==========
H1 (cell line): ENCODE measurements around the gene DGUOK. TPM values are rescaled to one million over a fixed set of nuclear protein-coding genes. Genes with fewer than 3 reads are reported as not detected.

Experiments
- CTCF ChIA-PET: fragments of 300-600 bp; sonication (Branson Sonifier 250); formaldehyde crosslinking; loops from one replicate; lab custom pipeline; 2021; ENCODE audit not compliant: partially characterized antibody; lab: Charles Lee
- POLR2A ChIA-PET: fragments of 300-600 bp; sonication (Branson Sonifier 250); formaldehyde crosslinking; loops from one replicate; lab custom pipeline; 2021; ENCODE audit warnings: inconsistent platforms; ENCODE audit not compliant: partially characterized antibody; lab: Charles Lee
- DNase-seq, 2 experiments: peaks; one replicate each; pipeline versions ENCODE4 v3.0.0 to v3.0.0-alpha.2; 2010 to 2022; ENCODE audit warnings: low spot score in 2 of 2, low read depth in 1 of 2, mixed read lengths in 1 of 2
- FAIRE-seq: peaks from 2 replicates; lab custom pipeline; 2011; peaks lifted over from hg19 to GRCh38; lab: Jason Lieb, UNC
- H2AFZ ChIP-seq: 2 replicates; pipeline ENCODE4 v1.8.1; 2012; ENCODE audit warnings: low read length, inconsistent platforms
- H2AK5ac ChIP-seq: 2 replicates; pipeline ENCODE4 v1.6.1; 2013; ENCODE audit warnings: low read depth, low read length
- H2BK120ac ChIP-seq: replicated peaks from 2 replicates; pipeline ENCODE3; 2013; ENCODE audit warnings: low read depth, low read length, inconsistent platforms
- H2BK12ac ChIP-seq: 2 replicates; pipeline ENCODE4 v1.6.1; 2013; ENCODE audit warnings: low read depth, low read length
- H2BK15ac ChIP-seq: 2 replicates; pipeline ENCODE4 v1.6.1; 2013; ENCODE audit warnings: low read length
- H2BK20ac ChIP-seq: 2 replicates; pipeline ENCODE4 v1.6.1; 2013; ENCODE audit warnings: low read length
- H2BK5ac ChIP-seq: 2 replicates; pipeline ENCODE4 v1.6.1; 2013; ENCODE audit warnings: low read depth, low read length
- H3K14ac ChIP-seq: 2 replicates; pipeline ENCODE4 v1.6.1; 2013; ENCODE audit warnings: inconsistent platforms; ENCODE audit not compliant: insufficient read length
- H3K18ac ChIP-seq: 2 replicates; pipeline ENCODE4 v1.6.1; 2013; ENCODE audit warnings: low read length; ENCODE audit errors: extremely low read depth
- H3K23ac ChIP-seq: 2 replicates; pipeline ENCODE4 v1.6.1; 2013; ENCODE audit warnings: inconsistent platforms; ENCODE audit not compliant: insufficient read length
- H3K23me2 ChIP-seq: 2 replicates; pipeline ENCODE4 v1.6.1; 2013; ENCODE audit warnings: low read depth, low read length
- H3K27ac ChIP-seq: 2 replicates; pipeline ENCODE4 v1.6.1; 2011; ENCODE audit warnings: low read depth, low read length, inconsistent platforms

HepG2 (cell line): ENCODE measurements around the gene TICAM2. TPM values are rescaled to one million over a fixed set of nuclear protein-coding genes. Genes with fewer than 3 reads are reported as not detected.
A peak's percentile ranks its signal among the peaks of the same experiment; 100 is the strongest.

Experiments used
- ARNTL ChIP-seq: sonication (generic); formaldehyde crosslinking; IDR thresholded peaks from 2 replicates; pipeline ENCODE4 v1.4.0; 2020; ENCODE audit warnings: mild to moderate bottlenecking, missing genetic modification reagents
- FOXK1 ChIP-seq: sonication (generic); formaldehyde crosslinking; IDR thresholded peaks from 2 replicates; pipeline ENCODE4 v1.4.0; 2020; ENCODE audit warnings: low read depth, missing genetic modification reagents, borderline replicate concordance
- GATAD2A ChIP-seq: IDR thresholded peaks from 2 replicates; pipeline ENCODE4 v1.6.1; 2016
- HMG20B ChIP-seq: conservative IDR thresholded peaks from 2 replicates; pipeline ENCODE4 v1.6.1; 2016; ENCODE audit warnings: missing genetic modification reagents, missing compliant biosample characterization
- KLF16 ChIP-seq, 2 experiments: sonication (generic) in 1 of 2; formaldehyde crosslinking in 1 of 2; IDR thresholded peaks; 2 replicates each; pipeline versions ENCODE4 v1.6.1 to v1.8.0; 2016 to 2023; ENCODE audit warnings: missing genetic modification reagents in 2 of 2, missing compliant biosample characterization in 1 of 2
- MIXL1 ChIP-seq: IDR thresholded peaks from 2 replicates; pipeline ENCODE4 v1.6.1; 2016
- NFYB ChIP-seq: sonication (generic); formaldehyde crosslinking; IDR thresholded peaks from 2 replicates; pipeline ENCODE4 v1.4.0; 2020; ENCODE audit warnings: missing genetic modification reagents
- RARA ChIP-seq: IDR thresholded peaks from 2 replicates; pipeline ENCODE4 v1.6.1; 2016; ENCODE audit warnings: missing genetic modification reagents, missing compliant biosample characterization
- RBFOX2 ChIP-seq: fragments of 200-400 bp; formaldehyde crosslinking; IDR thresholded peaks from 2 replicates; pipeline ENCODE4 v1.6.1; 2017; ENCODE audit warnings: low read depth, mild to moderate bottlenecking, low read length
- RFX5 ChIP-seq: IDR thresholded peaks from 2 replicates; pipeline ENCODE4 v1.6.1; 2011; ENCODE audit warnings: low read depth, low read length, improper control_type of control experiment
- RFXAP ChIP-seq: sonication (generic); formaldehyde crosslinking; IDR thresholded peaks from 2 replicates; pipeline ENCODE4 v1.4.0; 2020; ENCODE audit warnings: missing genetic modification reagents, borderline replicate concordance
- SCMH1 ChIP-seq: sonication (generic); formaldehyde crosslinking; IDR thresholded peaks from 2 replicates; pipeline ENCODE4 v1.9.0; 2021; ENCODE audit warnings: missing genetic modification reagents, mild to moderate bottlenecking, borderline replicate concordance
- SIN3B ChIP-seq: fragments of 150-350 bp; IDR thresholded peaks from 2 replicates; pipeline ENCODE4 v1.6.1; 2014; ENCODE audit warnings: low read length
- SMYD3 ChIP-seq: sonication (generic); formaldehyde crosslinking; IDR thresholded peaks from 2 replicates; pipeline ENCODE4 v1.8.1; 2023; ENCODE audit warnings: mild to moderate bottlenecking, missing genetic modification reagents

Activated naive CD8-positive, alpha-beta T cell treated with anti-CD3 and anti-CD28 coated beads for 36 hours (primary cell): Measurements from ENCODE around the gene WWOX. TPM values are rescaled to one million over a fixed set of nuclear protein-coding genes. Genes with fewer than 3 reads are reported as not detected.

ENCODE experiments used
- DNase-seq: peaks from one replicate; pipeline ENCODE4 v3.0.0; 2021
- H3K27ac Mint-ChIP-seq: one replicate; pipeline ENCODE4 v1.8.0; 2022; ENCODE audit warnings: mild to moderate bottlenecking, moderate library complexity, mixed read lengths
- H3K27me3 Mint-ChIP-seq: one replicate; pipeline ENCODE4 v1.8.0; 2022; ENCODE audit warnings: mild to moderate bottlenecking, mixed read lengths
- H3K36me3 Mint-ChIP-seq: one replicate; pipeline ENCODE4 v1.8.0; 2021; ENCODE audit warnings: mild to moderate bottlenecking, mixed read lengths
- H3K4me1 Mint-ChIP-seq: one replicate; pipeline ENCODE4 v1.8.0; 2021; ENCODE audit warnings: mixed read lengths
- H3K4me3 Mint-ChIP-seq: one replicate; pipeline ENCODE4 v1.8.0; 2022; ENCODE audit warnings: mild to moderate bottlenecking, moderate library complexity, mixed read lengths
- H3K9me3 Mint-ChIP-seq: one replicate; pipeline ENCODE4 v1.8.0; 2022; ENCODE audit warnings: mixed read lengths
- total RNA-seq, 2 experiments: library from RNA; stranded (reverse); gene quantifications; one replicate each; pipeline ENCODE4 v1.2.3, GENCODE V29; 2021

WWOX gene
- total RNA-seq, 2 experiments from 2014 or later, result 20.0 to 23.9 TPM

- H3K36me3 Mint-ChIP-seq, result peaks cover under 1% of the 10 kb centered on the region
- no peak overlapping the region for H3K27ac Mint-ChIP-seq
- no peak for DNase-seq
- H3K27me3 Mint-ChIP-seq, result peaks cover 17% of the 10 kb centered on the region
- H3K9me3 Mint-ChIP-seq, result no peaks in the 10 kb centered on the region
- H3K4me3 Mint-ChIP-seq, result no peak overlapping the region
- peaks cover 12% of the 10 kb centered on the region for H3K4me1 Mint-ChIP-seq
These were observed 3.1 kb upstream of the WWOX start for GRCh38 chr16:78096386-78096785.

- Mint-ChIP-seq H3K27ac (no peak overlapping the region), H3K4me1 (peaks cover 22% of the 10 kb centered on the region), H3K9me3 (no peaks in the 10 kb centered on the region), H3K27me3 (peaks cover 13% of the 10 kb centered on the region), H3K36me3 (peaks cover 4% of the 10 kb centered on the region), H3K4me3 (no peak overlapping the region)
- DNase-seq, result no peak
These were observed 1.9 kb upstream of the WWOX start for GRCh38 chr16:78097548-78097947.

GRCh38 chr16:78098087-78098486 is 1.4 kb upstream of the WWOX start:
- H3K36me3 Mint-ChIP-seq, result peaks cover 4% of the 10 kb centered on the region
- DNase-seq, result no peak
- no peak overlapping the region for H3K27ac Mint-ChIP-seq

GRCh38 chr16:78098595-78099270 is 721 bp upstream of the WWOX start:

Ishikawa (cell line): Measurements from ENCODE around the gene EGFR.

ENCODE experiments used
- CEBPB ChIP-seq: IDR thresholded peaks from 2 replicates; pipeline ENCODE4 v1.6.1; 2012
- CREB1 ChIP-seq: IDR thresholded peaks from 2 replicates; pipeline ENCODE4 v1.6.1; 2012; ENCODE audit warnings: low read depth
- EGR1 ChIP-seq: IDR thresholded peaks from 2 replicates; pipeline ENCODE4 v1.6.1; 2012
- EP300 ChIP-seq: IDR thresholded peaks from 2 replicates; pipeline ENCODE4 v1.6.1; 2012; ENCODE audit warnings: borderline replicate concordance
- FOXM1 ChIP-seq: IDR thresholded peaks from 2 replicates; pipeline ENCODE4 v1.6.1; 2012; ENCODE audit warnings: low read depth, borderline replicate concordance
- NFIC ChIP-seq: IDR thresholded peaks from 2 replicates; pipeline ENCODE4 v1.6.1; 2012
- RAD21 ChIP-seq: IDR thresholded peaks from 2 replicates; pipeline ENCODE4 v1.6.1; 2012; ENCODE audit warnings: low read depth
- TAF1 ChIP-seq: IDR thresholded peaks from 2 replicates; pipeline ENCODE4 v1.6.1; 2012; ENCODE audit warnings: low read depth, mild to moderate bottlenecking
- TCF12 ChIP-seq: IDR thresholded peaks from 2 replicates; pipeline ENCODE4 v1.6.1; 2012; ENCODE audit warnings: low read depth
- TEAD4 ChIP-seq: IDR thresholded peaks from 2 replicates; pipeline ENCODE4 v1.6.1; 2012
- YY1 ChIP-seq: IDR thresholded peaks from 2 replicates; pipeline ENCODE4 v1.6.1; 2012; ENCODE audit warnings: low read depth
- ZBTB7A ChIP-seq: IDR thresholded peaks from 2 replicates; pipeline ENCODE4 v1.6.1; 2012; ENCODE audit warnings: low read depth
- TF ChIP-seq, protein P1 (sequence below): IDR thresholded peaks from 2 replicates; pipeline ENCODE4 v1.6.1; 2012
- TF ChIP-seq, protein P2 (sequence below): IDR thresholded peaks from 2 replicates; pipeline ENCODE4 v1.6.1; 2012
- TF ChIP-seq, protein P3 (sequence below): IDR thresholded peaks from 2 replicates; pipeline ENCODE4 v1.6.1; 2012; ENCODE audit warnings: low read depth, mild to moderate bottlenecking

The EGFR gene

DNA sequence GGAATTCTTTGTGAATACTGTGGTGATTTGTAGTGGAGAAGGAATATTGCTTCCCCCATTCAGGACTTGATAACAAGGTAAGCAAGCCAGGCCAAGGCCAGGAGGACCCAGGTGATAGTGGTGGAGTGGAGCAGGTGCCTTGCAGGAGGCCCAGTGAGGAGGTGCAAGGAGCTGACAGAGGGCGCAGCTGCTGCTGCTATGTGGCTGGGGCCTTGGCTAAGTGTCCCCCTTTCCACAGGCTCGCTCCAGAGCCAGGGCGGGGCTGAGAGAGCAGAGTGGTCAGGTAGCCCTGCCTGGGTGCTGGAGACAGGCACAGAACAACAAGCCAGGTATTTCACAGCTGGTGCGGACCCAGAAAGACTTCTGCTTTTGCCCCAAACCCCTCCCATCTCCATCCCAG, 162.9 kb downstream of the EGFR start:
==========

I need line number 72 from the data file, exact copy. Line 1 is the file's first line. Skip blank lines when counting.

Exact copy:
- RAD21 ChIP-seq: IDR thresholded peaks from 2 replicates; pipeline ENCODE4 v1.6.1; 2012; ENCODE audit warnings: low read depth